Lakers Coach Mike Brown and point guard Ramon Sessions talk during a a 114-106… (Stephen Dunn / Getty Images )
Some things to watch when the Lakers (41-24) visit the Sacramento Kings (21-44) Thursday at Arco Arena:
1. The Lakers' starters are resting. So much for that intrigue surrounding whether Kobe Bryant would try to surpass Kevin Durant for a third scoring title. Though I'm personally surprised, you can't fault Bryant for resting in a meaningless season finale with the playoffs on the horizon. Same thing with Pau Gasol and Andrew Bynum. As much as it'd be nice to establish team chemistry with an evolving lineup minus suspended Metta World Peace, one game isn't going to suddenly manufacture that. With Lakers Coach Mike Brown sitting out his starters, they essentially had a whole week before playing their next competitive game. That approach will at least mitigate the challenges the Lakers will face in the postseason.
2. Look for Ramon Sessions to be aggressive. While Sessions will be the lone starter playing in tonight's game, the reserves entering the lineup are Steve Blake, Christian Eyenga, Josh McRoberts and Jordan Hill. Sessions has often struck a good balance between attacking the basket and facilitating in his last month with the Lakers, but he mostly tilted toward the latter. So don't be surprised if Sessions plays more aggressively and looks to score.
3. Hill will largely benefit from this game. He caught everyone by surprise when he posted 14 points and a career-high 15 rebounds Sunday against Oklahoma City because he never played and he doesn't know much of the offensive and defensive sets. He provided an impressive presence against the Thunder by simply relying on hustle points and plays. But as much as this game's outcome doesn't matter, Hill's execution surely does. There won't be any other opportunity to get an extended run to iron out kinks before Brown actually features him in the rotation during the postseason.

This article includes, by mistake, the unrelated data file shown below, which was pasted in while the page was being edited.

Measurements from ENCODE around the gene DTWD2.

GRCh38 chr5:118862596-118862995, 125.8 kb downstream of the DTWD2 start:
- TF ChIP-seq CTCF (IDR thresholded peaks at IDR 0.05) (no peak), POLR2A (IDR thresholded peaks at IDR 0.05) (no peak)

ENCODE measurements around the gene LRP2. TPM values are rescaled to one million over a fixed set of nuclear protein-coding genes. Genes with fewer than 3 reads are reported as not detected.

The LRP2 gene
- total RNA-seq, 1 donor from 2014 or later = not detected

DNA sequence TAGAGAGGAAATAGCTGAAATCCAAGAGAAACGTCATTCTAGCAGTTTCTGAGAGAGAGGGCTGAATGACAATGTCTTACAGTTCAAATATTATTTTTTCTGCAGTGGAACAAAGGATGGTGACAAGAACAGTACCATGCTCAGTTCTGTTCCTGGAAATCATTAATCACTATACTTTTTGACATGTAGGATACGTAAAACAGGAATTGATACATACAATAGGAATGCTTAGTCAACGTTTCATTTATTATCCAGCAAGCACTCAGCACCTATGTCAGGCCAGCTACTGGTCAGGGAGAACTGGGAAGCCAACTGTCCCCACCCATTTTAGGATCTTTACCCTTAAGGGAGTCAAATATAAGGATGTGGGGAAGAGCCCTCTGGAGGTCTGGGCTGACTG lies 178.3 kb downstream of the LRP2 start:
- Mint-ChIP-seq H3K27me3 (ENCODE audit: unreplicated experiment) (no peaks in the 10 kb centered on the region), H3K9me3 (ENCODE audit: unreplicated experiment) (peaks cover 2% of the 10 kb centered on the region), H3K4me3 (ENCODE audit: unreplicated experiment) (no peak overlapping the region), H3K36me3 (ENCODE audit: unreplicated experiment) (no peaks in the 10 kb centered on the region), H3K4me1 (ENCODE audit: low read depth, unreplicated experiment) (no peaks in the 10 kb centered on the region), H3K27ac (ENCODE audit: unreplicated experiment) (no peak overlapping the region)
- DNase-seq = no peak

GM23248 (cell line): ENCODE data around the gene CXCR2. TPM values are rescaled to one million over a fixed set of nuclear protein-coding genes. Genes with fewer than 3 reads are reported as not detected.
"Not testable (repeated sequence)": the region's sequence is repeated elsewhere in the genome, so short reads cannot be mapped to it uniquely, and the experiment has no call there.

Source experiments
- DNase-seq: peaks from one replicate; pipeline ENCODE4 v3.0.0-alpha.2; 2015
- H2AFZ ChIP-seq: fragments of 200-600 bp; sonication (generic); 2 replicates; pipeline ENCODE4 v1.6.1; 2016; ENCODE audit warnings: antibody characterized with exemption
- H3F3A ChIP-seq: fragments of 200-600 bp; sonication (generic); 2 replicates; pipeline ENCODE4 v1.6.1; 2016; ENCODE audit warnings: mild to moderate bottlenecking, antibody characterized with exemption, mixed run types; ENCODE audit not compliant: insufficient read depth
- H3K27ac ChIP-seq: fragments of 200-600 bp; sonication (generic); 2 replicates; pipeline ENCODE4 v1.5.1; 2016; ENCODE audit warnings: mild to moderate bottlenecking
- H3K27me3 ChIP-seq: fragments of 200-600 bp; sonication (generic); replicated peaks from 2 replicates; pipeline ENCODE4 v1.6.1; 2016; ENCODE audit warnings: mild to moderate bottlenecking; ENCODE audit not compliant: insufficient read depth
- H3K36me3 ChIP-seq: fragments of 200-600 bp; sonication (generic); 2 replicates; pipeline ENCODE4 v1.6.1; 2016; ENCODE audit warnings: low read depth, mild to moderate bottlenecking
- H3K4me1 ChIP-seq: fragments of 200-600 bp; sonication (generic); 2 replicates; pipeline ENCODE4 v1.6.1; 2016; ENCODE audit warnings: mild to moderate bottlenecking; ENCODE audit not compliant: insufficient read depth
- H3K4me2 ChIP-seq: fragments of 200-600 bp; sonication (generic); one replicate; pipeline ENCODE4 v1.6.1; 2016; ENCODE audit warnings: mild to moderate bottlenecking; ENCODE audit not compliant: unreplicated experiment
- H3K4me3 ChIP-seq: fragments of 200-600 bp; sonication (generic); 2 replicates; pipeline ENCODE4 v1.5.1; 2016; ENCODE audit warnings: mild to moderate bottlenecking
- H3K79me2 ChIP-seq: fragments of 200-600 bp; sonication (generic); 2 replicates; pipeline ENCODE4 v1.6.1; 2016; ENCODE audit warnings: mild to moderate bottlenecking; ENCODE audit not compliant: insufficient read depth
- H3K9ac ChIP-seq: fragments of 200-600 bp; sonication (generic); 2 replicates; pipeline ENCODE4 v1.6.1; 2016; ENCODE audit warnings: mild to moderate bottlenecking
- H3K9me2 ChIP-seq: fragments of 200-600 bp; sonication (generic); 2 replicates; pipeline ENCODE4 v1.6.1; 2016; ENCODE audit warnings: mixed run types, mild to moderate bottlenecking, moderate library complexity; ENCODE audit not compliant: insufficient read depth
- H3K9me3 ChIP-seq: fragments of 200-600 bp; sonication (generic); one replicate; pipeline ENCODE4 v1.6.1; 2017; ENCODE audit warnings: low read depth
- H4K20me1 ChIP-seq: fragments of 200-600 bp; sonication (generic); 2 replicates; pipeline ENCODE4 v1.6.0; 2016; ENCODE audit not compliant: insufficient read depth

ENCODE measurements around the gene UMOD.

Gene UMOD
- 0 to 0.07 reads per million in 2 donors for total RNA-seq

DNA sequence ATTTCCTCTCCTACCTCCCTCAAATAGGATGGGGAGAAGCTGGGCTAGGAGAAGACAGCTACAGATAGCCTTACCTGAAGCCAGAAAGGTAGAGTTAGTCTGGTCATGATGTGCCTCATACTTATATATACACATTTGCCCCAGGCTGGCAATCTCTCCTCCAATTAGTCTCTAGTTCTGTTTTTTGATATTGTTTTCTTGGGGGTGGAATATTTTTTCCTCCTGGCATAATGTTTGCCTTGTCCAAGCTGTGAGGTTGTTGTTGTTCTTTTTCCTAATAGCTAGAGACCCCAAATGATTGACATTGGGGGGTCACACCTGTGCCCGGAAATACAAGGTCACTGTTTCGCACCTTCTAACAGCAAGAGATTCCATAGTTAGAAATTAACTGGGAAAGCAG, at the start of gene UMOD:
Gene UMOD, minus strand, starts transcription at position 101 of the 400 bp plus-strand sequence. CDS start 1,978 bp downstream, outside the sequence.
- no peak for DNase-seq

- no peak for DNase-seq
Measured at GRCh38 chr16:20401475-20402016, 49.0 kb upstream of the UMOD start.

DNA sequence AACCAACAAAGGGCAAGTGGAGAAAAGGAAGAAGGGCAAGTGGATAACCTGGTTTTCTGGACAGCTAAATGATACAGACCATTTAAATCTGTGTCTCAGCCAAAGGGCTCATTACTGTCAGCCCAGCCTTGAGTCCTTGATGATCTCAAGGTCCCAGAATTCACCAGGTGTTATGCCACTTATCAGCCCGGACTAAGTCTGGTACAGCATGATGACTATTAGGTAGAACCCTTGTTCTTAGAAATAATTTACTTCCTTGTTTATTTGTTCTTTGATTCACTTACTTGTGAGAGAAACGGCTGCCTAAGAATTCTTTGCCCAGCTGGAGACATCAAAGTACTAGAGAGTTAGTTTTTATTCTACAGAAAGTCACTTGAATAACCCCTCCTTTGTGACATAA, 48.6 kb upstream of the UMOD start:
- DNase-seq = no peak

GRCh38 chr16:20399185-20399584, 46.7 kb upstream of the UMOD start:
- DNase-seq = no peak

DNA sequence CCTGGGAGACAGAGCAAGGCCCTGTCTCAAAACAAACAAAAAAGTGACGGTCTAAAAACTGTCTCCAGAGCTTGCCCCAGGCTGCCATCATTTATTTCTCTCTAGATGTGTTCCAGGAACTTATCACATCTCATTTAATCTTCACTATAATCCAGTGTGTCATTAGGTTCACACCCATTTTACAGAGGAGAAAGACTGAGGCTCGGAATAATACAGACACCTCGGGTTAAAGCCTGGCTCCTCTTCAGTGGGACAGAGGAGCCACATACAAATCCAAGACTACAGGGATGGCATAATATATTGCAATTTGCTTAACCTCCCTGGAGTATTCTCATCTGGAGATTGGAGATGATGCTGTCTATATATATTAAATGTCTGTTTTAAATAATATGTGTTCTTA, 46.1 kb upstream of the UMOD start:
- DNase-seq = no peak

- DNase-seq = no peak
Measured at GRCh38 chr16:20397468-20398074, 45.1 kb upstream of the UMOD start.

4. What can Eyenga bring? Whatever he does tonight likely won't land him in the regular rotation. But since there's not much to really look forward to in this virtually meaningless game, it'll be interesting to see what Eyenga provides after the Lakers recalled him from the Development League. Even Brown doesn't know much about Eyenga, who averaged 12.2 points and five rebounds in 33 minutes during his six-game stint with the D-Fenders. Brown said Lakers General Manager Mitch Kupchak reports that Eyenga is "athletic" and has a "really nice shot." We'll see.
5. Give Darius Morris and Andrew Goudelock extended minutes. Despite largely helping the Lakers' outside shooting this year, Goudelock hasn't seen significant minutes in the last month. Brown wanted to tighten up the team's player rotation before the playoffs since the Lakers' rookie guard remains a defensive liability. After Morris played at backup point guard during part of Steve Blake's 13-game absence earlier this season, Brown slid Goudelock into that role seven games into the stint because he felt Morris made too many mistakes. Regardless, both have promising potential and simply need more playing time to improve. That opportunity sometimes proved unrealistic because of the Lakers' small margin for error and Brown wrongfully not allowing his bench to develop. This is the perfect opportunity for both rookies to give the Lakers a better idea on providing a blueprint on what the rookies guards need to work on this offseason.
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